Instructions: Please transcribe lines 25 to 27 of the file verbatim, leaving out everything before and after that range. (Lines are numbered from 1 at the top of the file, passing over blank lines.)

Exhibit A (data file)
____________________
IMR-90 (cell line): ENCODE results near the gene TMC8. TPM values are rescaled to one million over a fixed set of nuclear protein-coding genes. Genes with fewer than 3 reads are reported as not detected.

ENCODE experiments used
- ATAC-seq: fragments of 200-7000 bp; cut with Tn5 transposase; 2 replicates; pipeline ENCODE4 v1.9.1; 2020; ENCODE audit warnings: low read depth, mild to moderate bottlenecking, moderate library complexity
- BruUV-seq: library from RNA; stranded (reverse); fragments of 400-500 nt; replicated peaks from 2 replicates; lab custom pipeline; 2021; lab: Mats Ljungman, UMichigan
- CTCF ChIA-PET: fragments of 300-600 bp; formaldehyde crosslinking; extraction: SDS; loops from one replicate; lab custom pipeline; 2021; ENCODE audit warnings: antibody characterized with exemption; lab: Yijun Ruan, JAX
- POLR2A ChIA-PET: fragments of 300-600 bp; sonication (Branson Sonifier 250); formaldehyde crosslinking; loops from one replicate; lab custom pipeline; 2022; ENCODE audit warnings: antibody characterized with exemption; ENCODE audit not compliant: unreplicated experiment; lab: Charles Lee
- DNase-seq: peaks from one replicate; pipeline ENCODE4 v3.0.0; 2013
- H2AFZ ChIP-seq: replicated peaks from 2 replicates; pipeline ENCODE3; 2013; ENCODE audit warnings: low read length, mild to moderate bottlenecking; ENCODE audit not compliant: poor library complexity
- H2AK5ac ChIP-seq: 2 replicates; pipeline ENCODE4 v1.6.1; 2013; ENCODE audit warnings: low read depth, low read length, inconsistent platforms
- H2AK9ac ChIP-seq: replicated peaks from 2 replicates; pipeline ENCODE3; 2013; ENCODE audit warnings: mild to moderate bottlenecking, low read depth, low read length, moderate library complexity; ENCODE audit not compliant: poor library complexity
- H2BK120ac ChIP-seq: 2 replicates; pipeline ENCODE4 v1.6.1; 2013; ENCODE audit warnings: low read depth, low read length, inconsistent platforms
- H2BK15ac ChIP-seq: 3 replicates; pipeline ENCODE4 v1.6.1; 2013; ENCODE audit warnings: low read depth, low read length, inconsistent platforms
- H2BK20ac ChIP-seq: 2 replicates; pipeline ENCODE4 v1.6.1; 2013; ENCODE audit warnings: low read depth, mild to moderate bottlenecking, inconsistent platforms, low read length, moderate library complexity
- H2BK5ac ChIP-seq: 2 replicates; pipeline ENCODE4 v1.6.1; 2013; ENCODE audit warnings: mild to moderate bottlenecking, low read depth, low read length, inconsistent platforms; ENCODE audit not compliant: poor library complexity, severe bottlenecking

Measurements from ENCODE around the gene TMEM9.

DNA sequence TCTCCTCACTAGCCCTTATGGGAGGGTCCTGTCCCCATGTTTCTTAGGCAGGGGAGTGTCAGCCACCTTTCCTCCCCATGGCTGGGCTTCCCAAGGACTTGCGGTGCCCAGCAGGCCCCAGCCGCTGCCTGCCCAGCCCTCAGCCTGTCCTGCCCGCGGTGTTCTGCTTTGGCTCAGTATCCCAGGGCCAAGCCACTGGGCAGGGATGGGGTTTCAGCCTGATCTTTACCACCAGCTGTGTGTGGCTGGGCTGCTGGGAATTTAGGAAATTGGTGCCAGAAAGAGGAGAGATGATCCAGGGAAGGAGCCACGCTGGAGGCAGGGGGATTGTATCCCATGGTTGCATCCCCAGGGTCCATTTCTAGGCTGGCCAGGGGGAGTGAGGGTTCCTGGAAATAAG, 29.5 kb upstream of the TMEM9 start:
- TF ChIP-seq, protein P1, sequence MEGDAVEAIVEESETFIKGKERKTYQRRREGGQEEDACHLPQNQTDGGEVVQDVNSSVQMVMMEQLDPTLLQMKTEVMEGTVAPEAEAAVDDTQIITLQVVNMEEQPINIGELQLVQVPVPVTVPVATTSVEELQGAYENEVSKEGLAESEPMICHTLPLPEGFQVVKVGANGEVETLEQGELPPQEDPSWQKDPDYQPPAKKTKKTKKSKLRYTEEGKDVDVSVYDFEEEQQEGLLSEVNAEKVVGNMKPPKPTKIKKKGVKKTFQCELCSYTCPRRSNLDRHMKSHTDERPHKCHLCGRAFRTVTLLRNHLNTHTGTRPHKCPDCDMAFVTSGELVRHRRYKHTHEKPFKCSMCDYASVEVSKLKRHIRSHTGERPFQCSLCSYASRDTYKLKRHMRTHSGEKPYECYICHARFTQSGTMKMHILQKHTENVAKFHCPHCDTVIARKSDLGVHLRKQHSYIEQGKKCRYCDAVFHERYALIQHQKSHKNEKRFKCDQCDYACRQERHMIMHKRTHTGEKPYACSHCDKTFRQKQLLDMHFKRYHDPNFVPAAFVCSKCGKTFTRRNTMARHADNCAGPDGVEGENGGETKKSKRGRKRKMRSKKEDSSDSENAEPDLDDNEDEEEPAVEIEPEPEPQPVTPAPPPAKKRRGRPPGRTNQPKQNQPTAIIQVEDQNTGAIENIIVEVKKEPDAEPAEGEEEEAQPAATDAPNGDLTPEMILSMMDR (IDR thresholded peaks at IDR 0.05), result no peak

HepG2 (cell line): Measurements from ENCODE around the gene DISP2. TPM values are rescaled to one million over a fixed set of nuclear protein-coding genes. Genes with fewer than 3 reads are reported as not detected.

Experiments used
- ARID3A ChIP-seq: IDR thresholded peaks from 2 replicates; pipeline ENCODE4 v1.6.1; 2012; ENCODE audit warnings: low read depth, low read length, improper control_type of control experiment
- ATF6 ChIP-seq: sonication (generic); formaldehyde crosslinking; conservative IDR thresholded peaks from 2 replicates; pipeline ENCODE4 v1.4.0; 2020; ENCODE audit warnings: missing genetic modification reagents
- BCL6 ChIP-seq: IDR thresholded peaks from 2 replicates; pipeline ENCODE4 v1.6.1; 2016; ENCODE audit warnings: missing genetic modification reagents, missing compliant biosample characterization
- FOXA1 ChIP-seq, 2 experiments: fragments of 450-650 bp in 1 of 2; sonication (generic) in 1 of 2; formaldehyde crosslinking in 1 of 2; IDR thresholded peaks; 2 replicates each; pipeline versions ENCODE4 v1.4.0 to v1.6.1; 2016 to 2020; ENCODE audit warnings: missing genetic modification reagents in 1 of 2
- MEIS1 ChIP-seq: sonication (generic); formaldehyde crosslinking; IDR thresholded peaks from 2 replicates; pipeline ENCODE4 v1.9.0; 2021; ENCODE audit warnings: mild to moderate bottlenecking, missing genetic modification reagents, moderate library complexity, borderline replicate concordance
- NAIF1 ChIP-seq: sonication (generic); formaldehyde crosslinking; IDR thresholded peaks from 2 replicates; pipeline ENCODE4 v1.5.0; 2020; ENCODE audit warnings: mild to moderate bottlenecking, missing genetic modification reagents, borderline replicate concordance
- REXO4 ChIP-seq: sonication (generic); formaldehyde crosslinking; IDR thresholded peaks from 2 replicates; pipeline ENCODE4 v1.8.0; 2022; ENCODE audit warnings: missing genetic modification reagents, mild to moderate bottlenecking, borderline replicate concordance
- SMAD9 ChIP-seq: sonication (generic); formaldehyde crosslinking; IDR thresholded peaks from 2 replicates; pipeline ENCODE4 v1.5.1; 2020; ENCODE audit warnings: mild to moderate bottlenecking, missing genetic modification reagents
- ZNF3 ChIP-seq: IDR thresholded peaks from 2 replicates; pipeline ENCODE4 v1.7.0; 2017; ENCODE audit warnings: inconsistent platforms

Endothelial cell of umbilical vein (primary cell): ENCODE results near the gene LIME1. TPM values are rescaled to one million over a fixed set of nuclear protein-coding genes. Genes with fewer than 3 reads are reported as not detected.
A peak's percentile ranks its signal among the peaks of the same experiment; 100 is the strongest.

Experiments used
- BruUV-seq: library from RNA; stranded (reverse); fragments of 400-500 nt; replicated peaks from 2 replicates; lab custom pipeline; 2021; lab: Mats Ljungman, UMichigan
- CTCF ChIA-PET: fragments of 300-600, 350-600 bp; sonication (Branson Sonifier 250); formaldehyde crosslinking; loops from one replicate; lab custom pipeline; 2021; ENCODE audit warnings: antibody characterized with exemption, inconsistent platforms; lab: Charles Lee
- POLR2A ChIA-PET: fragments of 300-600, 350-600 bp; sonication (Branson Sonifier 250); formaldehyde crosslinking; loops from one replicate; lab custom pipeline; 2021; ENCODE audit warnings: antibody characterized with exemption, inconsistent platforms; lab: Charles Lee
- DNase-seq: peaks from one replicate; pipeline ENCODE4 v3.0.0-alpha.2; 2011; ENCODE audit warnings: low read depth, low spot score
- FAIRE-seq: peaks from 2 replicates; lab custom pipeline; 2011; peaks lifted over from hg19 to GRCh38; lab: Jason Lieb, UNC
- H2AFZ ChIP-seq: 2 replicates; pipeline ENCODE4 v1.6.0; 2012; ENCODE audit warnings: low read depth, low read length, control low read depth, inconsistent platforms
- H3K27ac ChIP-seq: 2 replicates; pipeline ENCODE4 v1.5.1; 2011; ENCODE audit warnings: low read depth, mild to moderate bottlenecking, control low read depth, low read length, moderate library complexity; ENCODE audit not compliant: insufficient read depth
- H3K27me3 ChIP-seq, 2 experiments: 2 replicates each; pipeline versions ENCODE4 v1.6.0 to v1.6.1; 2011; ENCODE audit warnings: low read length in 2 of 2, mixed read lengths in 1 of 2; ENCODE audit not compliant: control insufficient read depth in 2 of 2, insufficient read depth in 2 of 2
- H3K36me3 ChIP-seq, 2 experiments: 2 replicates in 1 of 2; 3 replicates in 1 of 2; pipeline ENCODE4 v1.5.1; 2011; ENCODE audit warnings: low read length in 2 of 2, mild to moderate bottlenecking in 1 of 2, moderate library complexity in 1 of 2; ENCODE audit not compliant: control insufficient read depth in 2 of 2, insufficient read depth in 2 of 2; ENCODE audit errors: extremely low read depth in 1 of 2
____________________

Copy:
- NAIF1 ChIP-seq: sonication (generic); formaldehyde crosslinking; IDR thresholded peaks from 2 replicates; pipeline ENCODE4 v1.5.0; 2020; ENCODE audit warnings: mild to moderate bottlenecking, missing genetic modification reagents, borderline replicate concordance
- REXO4 ChIP-seq: sonication (generic); formaldehyde crosslinking; IDR thresholded peaks from 2 replicates; pipeline ENCODE4 v1.8.0; 2022; ENCODE audit warnings: missing genetic modification reagents, mild to moderate bottlenecking, borderline replicate concordance
- SMAD9 ChIP-seq: sonication (generic); formaldehyde crosslinking; IDR thresholded peaks from 2 replicates; pipeline ENCODE4 v1.5.1; 2020; ENCODE audit warnings: mild to moderate bottlenecking, missing genetic modification reagents